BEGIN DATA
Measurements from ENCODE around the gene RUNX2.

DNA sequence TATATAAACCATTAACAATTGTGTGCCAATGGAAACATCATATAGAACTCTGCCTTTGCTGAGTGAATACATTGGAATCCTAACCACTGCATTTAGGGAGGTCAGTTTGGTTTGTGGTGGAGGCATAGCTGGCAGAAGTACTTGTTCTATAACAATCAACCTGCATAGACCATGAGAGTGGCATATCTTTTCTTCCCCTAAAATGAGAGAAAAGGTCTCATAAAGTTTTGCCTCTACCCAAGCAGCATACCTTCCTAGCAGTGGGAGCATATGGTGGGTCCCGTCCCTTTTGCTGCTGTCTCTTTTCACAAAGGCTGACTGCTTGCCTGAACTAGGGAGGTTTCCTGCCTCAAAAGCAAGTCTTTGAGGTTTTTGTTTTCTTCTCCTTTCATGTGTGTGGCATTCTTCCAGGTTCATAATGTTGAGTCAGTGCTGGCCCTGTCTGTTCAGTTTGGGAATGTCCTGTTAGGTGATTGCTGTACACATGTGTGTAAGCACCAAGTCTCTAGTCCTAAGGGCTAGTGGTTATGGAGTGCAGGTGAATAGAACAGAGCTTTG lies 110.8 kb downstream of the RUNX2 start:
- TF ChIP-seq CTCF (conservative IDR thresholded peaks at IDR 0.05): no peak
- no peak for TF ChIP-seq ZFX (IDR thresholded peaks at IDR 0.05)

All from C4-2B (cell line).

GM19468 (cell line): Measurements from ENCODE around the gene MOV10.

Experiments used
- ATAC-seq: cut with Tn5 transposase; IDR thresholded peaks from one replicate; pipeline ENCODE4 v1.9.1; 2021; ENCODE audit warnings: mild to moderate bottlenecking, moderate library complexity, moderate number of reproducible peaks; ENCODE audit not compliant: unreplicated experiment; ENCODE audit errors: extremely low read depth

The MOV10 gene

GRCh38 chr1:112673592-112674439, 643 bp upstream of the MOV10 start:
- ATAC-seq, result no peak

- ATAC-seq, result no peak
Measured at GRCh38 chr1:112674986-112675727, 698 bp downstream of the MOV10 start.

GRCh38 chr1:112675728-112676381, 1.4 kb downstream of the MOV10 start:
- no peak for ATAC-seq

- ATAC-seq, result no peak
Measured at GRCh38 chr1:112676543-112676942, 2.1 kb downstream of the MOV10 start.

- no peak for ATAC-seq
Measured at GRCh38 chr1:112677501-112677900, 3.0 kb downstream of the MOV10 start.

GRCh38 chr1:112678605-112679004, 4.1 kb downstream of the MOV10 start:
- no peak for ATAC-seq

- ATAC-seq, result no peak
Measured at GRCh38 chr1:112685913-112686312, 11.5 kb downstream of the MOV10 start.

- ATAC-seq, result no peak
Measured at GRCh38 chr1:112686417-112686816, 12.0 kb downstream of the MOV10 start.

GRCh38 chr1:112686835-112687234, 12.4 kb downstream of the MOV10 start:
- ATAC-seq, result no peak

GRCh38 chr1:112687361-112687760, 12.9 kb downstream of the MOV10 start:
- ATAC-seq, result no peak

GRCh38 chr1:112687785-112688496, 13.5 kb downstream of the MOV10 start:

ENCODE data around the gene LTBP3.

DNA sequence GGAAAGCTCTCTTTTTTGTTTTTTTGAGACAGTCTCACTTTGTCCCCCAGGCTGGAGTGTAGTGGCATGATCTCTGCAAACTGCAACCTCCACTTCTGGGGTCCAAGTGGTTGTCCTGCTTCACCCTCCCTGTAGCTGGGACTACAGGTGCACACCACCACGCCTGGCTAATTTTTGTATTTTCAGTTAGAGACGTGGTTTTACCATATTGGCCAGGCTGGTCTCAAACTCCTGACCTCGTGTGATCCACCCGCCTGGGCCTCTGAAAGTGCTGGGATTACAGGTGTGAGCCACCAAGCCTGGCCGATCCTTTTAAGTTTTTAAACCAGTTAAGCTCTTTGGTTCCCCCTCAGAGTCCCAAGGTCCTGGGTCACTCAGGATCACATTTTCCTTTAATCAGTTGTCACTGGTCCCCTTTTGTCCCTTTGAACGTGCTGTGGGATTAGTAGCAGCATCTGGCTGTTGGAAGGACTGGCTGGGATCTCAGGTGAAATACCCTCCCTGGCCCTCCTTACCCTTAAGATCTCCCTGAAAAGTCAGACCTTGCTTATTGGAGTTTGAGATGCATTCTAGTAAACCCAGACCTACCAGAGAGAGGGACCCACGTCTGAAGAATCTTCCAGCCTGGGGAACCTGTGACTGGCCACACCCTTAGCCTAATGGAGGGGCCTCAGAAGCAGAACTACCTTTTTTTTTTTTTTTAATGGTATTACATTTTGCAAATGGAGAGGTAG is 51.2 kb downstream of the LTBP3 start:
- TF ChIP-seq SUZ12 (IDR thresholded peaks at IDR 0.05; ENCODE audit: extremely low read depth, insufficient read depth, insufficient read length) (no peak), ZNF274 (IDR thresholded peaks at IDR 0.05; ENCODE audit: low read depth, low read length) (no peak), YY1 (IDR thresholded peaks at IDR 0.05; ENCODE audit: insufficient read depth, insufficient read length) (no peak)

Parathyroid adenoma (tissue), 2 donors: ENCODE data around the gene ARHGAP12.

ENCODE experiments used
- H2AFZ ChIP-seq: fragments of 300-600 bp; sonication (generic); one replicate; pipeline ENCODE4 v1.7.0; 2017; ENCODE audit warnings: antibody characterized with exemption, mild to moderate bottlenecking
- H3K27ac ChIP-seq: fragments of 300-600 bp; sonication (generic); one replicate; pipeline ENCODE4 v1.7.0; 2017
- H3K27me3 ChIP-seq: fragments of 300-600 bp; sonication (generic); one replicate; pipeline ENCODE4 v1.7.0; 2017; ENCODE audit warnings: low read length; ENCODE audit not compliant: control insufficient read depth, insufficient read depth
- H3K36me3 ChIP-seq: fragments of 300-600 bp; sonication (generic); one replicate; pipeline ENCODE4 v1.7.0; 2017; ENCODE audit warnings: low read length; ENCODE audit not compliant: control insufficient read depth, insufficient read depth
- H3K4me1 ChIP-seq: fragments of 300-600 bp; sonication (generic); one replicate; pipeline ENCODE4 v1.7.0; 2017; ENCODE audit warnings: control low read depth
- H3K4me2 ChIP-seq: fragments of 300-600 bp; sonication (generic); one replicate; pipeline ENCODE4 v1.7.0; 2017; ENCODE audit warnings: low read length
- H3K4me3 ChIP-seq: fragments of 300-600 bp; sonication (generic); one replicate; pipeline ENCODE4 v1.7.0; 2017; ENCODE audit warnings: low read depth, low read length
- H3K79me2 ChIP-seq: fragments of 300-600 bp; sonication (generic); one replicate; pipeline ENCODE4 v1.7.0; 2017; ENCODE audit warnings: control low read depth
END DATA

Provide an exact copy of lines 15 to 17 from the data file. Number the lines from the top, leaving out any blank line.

- no peak for ATAC-seq

- ATAC-seq, result no peak
Measured at GRCh38 chr1:112676543-112676942, 2.1 kb downstream of the MOV10 start.